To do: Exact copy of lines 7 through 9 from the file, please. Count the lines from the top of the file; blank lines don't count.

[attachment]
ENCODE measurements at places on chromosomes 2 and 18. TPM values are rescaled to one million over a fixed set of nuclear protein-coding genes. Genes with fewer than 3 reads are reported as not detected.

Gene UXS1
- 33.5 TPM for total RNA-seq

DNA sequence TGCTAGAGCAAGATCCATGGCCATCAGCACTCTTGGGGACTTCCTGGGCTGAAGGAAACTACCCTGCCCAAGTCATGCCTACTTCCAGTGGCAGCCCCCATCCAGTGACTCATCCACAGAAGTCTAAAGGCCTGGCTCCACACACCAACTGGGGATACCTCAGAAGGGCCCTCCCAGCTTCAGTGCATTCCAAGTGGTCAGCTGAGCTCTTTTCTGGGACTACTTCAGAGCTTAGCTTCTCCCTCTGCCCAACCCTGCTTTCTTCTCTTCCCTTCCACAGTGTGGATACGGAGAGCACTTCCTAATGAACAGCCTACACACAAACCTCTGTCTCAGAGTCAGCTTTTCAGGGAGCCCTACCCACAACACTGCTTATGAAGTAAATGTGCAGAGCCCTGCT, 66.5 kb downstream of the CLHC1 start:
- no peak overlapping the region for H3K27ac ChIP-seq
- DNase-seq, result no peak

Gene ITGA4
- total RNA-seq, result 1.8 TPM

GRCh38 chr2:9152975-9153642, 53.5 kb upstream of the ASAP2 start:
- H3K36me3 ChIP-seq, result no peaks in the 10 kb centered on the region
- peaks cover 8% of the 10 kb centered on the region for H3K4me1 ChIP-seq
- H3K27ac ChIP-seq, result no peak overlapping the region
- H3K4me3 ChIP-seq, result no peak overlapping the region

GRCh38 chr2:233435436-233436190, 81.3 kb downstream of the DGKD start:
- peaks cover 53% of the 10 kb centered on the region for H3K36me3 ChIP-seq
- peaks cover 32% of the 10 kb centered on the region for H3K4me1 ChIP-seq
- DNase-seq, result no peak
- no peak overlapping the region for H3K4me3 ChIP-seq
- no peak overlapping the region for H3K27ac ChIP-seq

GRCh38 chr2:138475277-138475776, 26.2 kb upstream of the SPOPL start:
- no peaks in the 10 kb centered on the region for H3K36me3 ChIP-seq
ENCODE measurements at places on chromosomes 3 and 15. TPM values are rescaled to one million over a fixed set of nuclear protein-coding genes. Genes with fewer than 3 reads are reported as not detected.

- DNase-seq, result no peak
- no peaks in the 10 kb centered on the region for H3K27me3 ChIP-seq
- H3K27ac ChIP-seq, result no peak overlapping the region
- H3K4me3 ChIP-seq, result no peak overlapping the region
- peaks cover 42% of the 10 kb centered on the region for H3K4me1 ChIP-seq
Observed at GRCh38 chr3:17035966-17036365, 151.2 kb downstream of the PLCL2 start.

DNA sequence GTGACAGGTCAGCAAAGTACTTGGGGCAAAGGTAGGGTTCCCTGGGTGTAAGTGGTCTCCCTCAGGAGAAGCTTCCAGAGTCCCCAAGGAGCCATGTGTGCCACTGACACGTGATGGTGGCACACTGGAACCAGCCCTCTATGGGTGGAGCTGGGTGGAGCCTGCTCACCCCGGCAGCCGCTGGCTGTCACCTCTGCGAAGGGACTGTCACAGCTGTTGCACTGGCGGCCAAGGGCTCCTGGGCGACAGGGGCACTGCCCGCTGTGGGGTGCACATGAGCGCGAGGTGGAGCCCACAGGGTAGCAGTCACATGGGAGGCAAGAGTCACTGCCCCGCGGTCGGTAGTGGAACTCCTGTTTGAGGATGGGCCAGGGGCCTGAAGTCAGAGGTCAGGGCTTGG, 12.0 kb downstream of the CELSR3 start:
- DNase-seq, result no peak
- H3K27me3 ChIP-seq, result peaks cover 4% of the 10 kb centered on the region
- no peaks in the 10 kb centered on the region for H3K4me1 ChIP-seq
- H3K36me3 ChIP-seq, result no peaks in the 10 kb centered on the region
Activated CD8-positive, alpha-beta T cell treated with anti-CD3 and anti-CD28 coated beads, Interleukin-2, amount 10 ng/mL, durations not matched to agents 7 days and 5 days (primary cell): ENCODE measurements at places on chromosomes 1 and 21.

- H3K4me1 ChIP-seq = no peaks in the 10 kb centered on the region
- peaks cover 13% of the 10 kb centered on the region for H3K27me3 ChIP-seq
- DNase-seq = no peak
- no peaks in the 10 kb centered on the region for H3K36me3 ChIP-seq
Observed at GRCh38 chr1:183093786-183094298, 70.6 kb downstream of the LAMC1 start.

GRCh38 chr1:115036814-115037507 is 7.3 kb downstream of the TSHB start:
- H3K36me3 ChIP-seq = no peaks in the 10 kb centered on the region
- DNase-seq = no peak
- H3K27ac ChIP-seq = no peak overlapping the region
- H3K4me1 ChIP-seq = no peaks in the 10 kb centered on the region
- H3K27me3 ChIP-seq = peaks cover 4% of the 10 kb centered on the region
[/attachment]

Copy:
Gene ITGA4
- total RNA-seq, result 1.8 TPM

GRCh38 chr2:9152975-9153642, 53.5 kb upstream of the ASAP2 start: